At the beginning of the internment, Japanese Americans and resident aliens of Japanese descent were given a questionnaire to determine their loyalty to the United States. Question 27 on the questionnaire asked, "Are you willing to serve in the armed forces of the United States on combat duty, wherever ordered?" while question 28 asked, "Will you swear unqualified allegiance to the United States and faithfully defend the United States from any or all attack by foreign or domestic forces, and forswear any form of allegiance or obedience to the Japanese emperor, or any other foreign government, power, or organization?"
A number of those who were sent to Tule Lake had found the loyalty oath's questions confusing, while others, certain that they were to be deported to Japan no matter how they had answered, feared that answering the questions in the affirmative would cause them to be seen as enemy aliens by the Japanese. Others chose to answer "no" to both questions in protest of their imprisonment.
Some of the Tule Lake internees had participated in demonstrations against the internment policy at other camps,and many residents had renounced their U.S. citizenship. Unsanitary, squalid living conditions, inadequate medical care, poor food, and unsafe working conditions had prompted protests at several camps. In November 1943 a series of meetings and protests over poor living conditions at Tule Lake prompted the Army to impose martial law over the camp (www.tulelake.org/history.html)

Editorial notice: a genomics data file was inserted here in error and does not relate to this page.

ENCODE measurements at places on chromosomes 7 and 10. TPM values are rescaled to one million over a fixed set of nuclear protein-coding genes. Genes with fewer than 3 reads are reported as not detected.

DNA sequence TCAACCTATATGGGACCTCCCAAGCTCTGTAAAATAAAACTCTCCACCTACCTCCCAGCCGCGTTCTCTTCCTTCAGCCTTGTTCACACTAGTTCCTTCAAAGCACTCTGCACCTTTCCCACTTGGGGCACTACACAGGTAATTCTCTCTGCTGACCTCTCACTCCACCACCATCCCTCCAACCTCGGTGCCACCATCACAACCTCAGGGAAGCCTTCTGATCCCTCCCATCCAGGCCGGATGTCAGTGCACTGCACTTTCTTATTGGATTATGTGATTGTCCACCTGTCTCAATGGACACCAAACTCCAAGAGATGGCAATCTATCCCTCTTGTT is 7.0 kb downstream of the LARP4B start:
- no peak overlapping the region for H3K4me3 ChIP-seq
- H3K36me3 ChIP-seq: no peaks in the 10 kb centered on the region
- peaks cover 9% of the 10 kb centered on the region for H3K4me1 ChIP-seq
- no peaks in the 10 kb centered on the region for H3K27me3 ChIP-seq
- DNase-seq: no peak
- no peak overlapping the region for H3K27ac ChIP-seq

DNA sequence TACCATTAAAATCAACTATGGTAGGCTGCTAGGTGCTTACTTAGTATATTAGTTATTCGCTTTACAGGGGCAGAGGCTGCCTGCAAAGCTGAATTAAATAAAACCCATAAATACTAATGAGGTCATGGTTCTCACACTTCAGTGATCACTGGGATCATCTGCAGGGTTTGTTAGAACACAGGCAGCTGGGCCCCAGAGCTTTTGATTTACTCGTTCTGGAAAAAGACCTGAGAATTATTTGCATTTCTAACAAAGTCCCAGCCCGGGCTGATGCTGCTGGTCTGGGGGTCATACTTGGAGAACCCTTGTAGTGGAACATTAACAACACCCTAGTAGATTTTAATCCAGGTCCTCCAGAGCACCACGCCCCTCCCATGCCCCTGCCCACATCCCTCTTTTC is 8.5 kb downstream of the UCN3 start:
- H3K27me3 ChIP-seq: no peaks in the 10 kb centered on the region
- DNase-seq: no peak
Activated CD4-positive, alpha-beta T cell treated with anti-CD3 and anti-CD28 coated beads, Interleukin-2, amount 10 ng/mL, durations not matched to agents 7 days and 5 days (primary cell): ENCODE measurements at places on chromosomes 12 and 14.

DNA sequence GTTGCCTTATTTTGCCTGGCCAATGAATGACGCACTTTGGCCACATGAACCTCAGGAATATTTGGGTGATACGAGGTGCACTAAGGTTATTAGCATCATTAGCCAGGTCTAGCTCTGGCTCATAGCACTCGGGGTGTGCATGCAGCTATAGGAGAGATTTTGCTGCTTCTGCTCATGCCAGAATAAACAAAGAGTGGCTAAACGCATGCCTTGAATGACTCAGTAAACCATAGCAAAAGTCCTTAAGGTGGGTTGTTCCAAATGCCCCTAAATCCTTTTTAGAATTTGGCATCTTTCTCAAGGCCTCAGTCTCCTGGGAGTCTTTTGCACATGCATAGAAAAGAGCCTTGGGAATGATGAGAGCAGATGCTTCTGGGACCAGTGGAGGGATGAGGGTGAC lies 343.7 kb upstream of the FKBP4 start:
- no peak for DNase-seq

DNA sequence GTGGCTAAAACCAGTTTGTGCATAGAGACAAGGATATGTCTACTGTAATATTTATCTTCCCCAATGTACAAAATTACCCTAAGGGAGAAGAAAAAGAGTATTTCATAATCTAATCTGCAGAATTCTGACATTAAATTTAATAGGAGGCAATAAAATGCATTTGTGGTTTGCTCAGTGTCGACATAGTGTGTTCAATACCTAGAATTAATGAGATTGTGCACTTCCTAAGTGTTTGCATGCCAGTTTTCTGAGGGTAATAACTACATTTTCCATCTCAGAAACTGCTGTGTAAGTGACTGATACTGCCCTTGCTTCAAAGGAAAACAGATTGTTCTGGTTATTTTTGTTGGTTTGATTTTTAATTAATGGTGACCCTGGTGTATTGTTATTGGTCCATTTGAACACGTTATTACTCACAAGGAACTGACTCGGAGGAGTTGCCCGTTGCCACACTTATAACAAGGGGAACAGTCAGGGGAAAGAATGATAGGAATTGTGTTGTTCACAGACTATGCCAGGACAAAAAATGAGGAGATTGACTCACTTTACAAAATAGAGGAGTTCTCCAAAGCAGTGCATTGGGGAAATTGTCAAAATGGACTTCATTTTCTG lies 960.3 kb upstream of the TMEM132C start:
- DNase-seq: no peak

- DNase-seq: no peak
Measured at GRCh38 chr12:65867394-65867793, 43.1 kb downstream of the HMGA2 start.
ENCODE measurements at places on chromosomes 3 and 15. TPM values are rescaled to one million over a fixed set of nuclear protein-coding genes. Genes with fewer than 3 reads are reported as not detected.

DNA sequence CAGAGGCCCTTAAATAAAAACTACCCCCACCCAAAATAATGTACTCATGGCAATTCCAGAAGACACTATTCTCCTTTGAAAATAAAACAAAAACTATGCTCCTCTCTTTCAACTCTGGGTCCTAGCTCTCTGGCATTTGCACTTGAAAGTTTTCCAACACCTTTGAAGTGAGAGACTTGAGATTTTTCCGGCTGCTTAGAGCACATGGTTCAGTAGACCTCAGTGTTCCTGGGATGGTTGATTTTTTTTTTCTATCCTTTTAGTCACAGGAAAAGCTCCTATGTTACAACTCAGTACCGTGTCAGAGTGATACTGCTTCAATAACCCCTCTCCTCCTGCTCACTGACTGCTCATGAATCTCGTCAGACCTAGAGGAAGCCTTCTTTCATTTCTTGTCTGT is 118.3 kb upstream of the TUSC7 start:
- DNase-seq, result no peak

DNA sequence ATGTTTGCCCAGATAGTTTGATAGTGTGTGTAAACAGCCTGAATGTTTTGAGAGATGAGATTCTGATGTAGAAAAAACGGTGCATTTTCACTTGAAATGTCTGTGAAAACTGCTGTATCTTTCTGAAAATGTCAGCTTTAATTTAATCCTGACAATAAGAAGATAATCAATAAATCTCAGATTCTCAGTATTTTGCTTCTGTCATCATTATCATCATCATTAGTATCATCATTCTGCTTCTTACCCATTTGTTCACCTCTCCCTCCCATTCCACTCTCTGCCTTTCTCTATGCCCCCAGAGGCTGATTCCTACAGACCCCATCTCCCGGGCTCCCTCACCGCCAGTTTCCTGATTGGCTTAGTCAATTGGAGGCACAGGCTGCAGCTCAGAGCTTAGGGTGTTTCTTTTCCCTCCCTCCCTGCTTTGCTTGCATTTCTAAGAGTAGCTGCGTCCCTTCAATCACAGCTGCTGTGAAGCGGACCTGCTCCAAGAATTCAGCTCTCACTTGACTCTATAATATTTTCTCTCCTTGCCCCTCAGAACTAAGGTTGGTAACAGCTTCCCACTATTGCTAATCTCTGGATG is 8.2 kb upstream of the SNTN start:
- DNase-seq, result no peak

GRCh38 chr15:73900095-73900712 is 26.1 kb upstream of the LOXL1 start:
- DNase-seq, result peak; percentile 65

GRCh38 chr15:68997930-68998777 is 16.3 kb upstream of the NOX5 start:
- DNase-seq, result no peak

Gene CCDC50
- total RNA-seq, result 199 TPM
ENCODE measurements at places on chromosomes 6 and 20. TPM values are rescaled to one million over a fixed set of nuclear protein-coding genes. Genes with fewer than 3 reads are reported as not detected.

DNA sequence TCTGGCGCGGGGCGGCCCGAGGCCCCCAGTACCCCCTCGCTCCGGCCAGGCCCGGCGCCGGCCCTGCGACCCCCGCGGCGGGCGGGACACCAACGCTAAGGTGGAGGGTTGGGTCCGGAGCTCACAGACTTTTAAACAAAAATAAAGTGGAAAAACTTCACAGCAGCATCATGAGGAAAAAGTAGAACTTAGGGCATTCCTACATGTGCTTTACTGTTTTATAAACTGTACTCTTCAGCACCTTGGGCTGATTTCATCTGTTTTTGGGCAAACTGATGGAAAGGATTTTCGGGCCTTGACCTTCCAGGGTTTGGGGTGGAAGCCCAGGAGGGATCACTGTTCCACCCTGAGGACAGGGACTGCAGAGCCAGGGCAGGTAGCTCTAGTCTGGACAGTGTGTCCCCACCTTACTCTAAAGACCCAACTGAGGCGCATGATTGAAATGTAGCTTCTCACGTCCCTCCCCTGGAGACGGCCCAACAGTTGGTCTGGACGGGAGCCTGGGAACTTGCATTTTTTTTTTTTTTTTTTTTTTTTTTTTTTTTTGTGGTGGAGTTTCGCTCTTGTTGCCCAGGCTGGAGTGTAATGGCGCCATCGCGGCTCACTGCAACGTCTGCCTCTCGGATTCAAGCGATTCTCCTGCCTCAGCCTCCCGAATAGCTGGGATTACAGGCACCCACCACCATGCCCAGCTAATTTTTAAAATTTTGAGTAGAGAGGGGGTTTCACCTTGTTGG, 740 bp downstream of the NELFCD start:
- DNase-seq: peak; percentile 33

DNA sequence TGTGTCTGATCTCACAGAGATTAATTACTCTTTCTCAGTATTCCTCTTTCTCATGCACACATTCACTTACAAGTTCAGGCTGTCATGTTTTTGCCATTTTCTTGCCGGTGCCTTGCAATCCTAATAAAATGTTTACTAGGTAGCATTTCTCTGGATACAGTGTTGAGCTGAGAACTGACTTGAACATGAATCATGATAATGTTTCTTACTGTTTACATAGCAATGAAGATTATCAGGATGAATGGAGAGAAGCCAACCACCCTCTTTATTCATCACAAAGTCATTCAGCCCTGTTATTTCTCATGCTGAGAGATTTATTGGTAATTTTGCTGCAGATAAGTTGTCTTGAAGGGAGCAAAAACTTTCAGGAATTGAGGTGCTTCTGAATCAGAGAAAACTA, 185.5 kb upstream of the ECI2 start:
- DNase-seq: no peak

Starting in 1974, Tule Lake was the site of several pilgrimages by activists calling for an official apology from the U.S. government. This Redress Movement culminated in the Civil Liberties Act of 1988. The pilgrimages, serving educational purposes, continue to this day.
On December 21, 2006 U.S. President George W. Bush signed H.R. 1492 into law guaranteeing $38,000,000 in federal money to restore the Tule Lake relocation center along with nine other former Japanese internment camps. "H.R. 1492". .
"The Climate of the Country" by Marnie Mueller. http://www.curbstone.org/bookdetail.cfm?BookID=67
Mitsuye Tsutsumi: 1920-2006Helped end internment in U.S.Japanese-American woman protested the legality of the World War II relocation camps and eventually the Supreme Court agreed with her argument.
Apr 25, 2006; Byline: Josh Noel Apr. 25--While interned in a relocation camp for Japanese-Americans in 1942, Mitsuye Tsutsumi filed a court...